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18.03.21 Filopodial dynamics emerges from diverse combinations of proteins

last modified Mar 21, 2021 10:25 PM
The Gallop lab tracked and measured filopodia and actin regulators in both in vivo and in vitro systems, and by incorporating theoretical modelling with Simons lab colleagues, identified a simple theory that explains how diverse combinations of tip complex proteins give rise to filopodia
18.03.21 Filopodial dynamics emerges from diverse combinations of proteins

Fig. 7A (excerpt): Time-lapse montage of filopodia growth in Drosophila embryo

Stochastic combinations of actin regulatory proteins are sufficient to drive filopodia formation

Dobramysl U et al. (2021) J Cell Biol 220: e202003052.

DOI: 10.1083/jcb.202003052.

 

Abstract from the paper

Assemblies of actin and its regulators underlie the dynamic morphology of all eukaryotic cells. To understand how actin regulatory proteins work together to generate actin-rich structures such as filopodia, we analyzed the localization of diverse actin regulators within filopodia in Drosophila embryos and in a complementary in vitro system of filopodia-like structures (FLSs).

We found that the composition of the regulatory protein complex where actin is incorporated (the filopodial tip complex) is remarkably heterogeneous both in vivo and in vitro. Our data reveal that different pairs of proteins correlate with each other and with actin bundle length, suggesting the presence of functional subcomplexes. This is consistent with a theoretical framework where three or more redundant subcomplexes join the tip complex stochastically, with any two being sufficient to drive filopodia formation.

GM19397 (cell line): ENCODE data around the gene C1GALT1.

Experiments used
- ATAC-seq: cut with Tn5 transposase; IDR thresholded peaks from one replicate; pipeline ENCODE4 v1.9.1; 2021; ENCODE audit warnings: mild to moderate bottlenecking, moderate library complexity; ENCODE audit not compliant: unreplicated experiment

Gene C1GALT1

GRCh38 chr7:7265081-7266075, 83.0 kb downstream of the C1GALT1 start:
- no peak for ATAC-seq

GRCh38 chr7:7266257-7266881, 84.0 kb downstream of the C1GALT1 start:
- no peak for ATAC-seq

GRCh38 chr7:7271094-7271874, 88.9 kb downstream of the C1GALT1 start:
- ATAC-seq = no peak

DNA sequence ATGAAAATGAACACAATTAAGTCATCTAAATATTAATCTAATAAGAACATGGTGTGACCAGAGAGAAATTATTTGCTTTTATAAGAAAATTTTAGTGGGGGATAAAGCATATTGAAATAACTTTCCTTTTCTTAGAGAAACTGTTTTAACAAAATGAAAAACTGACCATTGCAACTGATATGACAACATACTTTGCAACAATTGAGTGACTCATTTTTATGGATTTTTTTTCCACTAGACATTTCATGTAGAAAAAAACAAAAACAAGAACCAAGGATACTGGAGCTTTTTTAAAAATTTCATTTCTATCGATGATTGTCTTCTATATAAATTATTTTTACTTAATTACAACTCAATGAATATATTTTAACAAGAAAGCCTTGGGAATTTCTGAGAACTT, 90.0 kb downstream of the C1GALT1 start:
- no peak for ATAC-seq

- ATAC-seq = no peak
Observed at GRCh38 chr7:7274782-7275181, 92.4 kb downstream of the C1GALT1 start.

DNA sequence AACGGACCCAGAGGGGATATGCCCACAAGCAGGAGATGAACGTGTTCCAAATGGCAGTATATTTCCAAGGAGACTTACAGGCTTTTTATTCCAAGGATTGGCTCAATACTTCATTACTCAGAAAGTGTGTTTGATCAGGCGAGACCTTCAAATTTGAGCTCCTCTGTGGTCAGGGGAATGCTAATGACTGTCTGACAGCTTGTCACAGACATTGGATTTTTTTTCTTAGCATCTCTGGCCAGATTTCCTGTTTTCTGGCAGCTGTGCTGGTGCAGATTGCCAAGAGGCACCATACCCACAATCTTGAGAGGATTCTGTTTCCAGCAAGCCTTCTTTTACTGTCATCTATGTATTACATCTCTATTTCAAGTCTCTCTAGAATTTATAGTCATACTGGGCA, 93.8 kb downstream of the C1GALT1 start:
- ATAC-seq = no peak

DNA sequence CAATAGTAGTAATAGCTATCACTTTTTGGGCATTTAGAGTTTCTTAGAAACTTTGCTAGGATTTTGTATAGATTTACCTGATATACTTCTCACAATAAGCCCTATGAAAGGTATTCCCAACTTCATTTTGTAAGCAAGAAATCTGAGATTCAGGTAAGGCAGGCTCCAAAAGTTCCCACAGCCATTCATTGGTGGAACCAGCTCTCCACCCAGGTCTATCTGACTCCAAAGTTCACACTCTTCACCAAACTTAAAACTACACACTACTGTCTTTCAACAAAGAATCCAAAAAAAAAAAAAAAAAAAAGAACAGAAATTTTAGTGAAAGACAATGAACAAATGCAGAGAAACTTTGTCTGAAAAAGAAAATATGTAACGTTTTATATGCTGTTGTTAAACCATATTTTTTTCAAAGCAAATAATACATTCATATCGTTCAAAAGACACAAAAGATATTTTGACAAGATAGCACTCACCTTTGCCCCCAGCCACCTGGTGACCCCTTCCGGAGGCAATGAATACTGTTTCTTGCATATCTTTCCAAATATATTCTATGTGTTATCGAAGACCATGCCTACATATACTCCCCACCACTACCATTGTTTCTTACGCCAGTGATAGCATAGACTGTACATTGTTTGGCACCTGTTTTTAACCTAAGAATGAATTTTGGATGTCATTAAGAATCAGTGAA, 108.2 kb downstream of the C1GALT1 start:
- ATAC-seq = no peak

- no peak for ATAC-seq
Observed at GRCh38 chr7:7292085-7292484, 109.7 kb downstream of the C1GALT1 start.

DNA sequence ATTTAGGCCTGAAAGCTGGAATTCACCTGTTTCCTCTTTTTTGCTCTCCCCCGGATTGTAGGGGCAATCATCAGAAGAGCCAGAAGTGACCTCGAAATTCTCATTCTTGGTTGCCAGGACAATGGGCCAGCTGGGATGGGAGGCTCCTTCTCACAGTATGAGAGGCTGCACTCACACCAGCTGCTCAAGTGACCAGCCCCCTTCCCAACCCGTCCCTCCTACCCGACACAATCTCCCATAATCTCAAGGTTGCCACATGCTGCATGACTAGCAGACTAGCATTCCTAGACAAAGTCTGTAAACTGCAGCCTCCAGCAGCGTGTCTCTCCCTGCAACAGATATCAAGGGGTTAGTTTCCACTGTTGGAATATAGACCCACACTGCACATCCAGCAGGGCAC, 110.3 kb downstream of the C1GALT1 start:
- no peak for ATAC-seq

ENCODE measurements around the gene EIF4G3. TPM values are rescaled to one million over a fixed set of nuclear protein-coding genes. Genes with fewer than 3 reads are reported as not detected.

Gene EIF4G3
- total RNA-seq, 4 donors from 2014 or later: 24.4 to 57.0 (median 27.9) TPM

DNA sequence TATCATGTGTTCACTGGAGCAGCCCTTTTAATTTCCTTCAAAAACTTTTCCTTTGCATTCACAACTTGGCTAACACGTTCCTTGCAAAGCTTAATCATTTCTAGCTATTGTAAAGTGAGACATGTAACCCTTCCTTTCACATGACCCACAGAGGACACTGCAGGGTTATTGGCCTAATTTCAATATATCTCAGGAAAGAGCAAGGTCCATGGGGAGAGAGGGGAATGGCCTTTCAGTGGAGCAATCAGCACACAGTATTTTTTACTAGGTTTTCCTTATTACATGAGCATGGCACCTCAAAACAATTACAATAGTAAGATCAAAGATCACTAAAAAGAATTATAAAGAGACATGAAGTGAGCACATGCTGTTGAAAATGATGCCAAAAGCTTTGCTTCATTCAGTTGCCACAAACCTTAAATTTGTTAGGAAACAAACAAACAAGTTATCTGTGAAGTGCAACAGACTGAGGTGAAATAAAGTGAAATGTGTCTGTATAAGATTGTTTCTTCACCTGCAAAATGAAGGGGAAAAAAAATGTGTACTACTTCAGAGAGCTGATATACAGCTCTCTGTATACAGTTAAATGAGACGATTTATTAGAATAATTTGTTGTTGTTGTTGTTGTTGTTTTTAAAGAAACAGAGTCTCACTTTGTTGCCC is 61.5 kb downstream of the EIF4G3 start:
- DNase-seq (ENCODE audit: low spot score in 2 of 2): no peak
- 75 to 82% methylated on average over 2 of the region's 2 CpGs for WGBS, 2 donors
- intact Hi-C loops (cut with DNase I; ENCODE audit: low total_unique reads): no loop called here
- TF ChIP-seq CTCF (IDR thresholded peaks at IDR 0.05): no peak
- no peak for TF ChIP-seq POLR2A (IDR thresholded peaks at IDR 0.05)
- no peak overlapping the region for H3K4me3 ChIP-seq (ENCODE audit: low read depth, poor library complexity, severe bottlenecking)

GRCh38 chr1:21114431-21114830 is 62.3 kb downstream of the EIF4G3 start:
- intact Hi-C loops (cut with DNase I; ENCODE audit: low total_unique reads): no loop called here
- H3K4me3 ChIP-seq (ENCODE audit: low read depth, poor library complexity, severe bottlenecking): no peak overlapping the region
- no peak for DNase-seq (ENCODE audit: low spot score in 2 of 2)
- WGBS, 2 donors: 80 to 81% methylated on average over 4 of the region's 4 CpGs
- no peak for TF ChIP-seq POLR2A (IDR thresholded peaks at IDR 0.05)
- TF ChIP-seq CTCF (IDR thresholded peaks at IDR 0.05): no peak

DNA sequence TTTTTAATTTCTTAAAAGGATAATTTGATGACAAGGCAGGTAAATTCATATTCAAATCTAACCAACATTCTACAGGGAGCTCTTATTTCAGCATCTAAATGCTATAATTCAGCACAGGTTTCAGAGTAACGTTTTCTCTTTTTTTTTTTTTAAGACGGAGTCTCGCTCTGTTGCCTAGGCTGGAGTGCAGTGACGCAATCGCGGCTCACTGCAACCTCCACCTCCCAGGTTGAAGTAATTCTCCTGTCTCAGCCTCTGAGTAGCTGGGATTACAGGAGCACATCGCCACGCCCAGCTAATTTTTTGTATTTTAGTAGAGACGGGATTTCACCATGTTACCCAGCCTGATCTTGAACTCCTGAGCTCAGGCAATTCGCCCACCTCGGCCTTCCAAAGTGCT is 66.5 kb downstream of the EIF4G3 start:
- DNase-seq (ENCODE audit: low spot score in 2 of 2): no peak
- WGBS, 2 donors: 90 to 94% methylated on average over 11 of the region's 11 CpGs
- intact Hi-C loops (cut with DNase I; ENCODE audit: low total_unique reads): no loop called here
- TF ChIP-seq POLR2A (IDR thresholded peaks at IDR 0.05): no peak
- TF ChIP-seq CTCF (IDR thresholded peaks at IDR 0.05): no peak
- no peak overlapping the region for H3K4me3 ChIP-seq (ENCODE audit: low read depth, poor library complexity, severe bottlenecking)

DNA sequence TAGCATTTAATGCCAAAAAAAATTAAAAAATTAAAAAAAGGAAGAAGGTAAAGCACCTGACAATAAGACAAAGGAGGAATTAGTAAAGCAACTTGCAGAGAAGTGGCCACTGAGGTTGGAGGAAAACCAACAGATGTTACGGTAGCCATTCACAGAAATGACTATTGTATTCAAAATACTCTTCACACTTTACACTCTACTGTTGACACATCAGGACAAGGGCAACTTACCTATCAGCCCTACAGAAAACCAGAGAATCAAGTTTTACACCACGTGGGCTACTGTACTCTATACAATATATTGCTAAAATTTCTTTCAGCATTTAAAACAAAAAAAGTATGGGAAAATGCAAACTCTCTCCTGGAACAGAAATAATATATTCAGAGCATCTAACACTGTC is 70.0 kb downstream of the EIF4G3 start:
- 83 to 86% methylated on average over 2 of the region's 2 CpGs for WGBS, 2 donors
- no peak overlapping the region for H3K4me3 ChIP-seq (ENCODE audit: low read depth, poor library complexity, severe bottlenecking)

We provide an explanation for the observed heterogeneity and suggest that a mechanism based on multiple components allows stereotypical filopodial dynamics to arise from diverse upstream signaling pathways.

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The Gurdon Institute is funded by Wellcome and Cancer Research UK to study the biology of development, and how normal growth and maintenance go wrong in cancer and other diseases.

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